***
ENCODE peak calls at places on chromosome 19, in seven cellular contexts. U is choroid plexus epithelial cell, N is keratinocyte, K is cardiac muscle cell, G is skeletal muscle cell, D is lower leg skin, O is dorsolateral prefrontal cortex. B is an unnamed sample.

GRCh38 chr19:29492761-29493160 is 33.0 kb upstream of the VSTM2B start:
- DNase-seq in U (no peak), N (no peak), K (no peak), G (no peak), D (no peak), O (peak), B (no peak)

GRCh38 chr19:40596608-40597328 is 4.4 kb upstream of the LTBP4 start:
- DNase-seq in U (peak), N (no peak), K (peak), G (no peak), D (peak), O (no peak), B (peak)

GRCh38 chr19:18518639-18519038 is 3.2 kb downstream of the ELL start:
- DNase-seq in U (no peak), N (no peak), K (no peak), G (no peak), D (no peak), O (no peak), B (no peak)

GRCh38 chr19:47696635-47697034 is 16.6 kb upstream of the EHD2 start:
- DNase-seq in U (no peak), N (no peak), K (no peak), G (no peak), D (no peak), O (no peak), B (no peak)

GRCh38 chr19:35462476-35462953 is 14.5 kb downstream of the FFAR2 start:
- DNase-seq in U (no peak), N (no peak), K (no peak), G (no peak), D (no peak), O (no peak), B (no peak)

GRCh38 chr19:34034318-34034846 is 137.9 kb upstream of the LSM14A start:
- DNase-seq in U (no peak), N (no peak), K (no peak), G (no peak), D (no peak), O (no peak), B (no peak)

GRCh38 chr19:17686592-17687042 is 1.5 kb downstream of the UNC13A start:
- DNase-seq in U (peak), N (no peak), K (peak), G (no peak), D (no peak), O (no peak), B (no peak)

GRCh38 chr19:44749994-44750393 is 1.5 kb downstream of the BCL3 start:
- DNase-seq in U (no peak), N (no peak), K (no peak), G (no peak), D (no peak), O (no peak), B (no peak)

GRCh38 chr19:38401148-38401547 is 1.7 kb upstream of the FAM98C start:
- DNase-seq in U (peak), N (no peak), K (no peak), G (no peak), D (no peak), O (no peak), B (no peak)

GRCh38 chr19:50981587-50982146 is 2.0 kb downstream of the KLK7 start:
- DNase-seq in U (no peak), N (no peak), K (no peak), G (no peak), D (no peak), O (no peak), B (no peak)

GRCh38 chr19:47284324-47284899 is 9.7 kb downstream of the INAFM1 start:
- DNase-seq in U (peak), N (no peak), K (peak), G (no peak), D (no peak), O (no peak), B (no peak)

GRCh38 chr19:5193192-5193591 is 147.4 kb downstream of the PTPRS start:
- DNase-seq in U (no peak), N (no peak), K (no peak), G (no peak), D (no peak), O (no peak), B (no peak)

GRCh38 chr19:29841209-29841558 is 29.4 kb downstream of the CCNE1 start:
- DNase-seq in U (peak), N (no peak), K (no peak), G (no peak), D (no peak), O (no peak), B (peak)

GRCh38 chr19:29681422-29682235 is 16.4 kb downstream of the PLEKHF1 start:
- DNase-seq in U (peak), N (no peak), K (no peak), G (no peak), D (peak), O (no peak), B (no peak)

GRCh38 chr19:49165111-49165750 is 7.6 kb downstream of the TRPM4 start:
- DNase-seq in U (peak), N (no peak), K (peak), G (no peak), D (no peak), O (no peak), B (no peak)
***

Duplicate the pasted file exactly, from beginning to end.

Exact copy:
ENCODE peak calls at places on chromosome 19, in seven cellular contexts. U is choroid plexus epithelial cell, N is keratinocyte, K is cardiac muscle cell, G is skeletal muscle cell, D is lower leg skin, O is dorsolateral prefrontal cortex. B is an unnamed sample.

GRCh38 chr19:29492761-29493160 is 33.0 kb upstream of the VSTM2B start:
- DNase-seq in U (no peak), N (no peak), K (no peak), G (no peak), D (no peak), O (peak), B (no peak)

GRCh38 chr19:40596608-40597328 is 4.4 kb upstream of the LTBP4 start:
- DNase-seq in U (peak), N (no peak), K (peak), G (no peak), D (peak), O (no peak), B (peak)

GRCh38 chr19:18518639-18519038 is 3.2 kb downstream of the ELL start:
- DNase-seq in U (no peak), N (no peak), K (no peak), G (no peak), D (no peak), O (no peak), B (no peak)

GRCh38 chr19:47696635-47697034 is 16.6 kb upstream of the EHD2 start:
- DNase-seq in U (no peak), N (no peak), K (no peak), G (no peak), D (no peak), O (no peak), B (no peak)

GRCh38 chr19:35462476-35462953 is 14.5 kb downstream of the FFAR2 start:
- DNase-seq in U (no peak), N (no peak), K (no peak), G (no peak), D (no peak), O (no peak), B (no peak)

GRCh38 chr19:34034318-34034846 is 137.9 kb upstream of the LSM14A start:
- DNase-seq in U (no peak), N (no peak), K (no peak), G (no peak), D (no peak), O (no peak), B (no peak)

GRCh38 chr19:17686592-17687042 is 1.5 kb downstream of the UNC13A start:
- DNase-seq in U (peak), N (no peak), K (peak), G (no peak), D (no peak), O (no peak), B (no peak)

GRCh38 chr19:44749994-44750393 is 1.5 kb downstream of the BCL3 start:
- DNase-seq in U (no peak), N (no peak), K (no peak), G (no peak), D (no peak), O (no peak), B (no peak)

GRCh38 chr19:38401148-38401547 is 1.7 kb upstream of the FAM98C start:
- DNase-seq in U (peak), N (no peak), K (no peak), G (no peak), D (no peak), O (no peak), B (no peak)

GRCh38 chr19:50981587-50982146 is 2.0 kb downstream of the KLK7 start:
- DNase-seq in U (no peak), N (no peak), K (no peak), G (no peak), D (no peak), O (no peak), B (no peak)

GRCh38 chr19:47284324-47284899 is 9.7 kb downstream of the INAFM1 start:
- DNase-seq in U (peak), N (no peak), K (peak), G (no peak), D (no peak), O (no peak), B (no peak)

GRCh38 chr19:5193192-5193591 is 147.4 kb downstream of the PTPRS start:
- DNase-seq in U (no peak), N (no peak), K (no peak), G (no peak), D (no peak), O (no peak), B (no peak)

GRCh38 chr19:29841209-29841558 is 29.4 kb downstream of the CCNE1 start:
- DNase-seq in U (peak), N (no peak), K (no peak), G (no peak), D (no peak), O (no peak), B (peak)

GRCh38 chr19:29681422-29682235 is 16.4 kb downstream of the PLEKHF1 start:
- DNase-seq in U (peak), N (no peak), K (no peak), G (no peak), D (peak), O (no peak), B (no peak)

GRCh38 chr19:49165111-49165750 is 7.6 kb downstream of the TRPM4 start:
- DNase-seq in U (peak), N (no peak), K (peak), G (no peak), D (no peak), O (no peak), B (no peak)